Why it’s good Indian companies led by woman CEOs are reporting more sexual harassment cases

Don’t ignore, report it.
Don’t ignore, report it.
Image: AP Photo/Aijaz Rahi
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There’s been a hike in the number of sexual harassment cases filed at India’s listed companies, including those headed by women, in the last financial year—and that could be a good thing.

In the fiscal 2016-17, up to 621 complaints were registered at 90 out of the top 100 companies listed on the BSE, as per data compiled from their annual reports by Complykaro, a regulatory compliance firm. The remaining 10 are yet to release their reports. A year earlier, in 2015-16, the number of sexual harassment grievances recorded was 549 .

“It’s not that these cases were not happening earlier. It just means that, increasingly, more women are coming forward and reporting such issues,” explained Complykaro founder Vishal Kedia. His firm assists companies in complying with the sexual harassment law.

The Sexual Harassment of Women at Workplace Act, 2013, makes it mandatory for firms to disclose in their annual reports the number of such cases filed and addressed. They must also conduct awareness programmes and constitute an internal complaints committee to address the concerns.

According to Complykaro’s data, the list of top 10 companies with the highest number of such complaints includes three banks headed by women.

Chanda Kochhar-led ICICI Bank, India’s biggest private-sector lender, reported 95 complaints in 2016-17, the second-highest among the BSE top-100 companies. Axis Bank and State Bank of India (SBI) registered 32 and 21 sexual harassment grievances, respectively. While Axis Bank, headed by CEO Shikha Sharma, is the country’s third-biggest private-sector lender, the government-run SBI, led by chairperson Arundhati Bhattacharya, is the largest lender in the country.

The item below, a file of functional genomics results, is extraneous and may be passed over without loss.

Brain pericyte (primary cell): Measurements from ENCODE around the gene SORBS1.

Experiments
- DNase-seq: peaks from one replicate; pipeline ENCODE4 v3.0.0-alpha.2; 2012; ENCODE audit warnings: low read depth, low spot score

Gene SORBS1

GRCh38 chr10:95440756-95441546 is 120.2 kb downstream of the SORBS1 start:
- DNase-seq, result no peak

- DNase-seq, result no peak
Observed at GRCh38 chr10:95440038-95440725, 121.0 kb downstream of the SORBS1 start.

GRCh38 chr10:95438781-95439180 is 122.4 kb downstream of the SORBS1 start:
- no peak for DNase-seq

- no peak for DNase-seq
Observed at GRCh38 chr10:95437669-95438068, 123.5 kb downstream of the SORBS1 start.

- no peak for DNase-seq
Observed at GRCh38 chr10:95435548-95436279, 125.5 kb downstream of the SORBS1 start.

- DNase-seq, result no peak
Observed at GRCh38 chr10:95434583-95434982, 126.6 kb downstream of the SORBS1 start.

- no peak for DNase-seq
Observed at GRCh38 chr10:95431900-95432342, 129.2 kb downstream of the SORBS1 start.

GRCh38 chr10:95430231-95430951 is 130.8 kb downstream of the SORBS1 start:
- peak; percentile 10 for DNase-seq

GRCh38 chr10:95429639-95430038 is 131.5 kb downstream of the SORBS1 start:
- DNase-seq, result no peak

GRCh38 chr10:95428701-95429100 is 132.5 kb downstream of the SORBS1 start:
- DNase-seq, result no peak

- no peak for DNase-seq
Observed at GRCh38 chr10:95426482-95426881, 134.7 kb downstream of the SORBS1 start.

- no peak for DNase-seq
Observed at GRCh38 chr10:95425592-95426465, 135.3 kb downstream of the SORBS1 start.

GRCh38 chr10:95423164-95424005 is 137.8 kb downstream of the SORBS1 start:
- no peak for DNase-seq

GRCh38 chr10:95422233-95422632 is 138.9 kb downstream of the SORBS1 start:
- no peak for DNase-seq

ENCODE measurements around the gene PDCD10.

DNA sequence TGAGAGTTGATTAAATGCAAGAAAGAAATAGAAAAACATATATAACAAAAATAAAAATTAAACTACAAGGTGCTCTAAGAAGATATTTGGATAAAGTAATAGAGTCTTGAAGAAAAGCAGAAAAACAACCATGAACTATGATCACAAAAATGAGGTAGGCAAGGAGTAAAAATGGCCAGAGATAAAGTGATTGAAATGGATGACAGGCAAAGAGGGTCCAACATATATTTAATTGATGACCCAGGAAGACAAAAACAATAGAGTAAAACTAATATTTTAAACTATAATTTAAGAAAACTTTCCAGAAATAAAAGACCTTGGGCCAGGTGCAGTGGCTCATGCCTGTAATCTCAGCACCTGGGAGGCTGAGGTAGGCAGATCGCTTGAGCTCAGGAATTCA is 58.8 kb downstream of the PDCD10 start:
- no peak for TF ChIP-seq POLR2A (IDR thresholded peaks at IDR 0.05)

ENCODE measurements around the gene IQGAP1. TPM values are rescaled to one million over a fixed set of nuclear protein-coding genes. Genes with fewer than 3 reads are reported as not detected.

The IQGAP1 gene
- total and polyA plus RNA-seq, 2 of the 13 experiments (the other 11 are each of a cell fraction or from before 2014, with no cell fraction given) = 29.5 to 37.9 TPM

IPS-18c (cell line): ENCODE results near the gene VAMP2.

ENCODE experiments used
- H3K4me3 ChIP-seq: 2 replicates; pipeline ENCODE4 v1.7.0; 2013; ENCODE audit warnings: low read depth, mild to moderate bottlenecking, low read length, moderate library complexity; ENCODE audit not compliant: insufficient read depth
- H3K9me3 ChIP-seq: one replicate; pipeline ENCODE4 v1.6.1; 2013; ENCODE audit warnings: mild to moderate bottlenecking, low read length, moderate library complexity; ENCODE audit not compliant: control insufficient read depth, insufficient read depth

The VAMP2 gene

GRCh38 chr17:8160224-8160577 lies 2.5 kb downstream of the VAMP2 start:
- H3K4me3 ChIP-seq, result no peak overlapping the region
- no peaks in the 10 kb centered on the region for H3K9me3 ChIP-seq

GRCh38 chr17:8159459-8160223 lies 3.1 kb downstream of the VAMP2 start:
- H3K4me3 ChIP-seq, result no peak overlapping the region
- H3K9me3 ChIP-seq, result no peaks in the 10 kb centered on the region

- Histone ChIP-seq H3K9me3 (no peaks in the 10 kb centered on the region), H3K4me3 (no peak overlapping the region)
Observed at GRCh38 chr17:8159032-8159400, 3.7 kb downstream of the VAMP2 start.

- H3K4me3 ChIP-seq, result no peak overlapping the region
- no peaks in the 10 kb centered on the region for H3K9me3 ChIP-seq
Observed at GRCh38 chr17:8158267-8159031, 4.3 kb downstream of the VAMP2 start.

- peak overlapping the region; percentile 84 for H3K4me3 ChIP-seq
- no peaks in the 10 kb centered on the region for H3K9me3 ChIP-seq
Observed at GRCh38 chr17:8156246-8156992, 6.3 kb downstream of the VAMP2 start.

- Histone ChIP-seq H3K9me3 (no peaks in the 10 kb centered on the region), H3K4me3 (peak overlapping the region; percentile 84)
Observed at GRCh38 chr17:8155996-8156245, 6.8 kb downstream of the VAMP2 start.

“We would definitely want the numbers to come down but not at the cost of our colleagues under-reporting such incidents,” T K Srirang, ICICI Bank’s human resource head, said in an emailed response to Quartz’s queries.

Meanwhile, industry observers said that having a woman boss at the top restores confidence among woman employees. “It doesn’t mean that you won’t be heard fairly if you have men in leadership roles, but just that it gives a sense of comfort,” said Rituparna Chakraborty, executive vice-president and co-founder, TeamLease, a human resources services firm.

About 59% of woman employees do prefer female bosses, according to the Randstad workmonitor survey, released in June this year.

However, a staggering 70% of women still refrain from reporting unwanted sexual advances from their superiors, says a survey of 6,047 respondents conducted by Indian Bar Association in 2017.

Meanwhile, out of the top-10 companies with highest number of such complaints, eight are either from the financial or the IT sectors. Again, this isn’t reflective of an extraordinarily unsafe work environment, but just that more women are willing to speak up, human resource experts say.

“The financial services industry employs a higher number of women. (The) IT sector may not be attractive in terms of gender diversity but certainly is transparent, and the women employed are more aware of their rights as compared to some other sectors,” explained Chakraborty.

Experts also say that it is extremely important to make women feel safe at work, lest India’s dismal female labour participation worsens. A World Bank report on female participation in the workforce, released earlier this year, pegged India’s position at 120 out of 131 countries.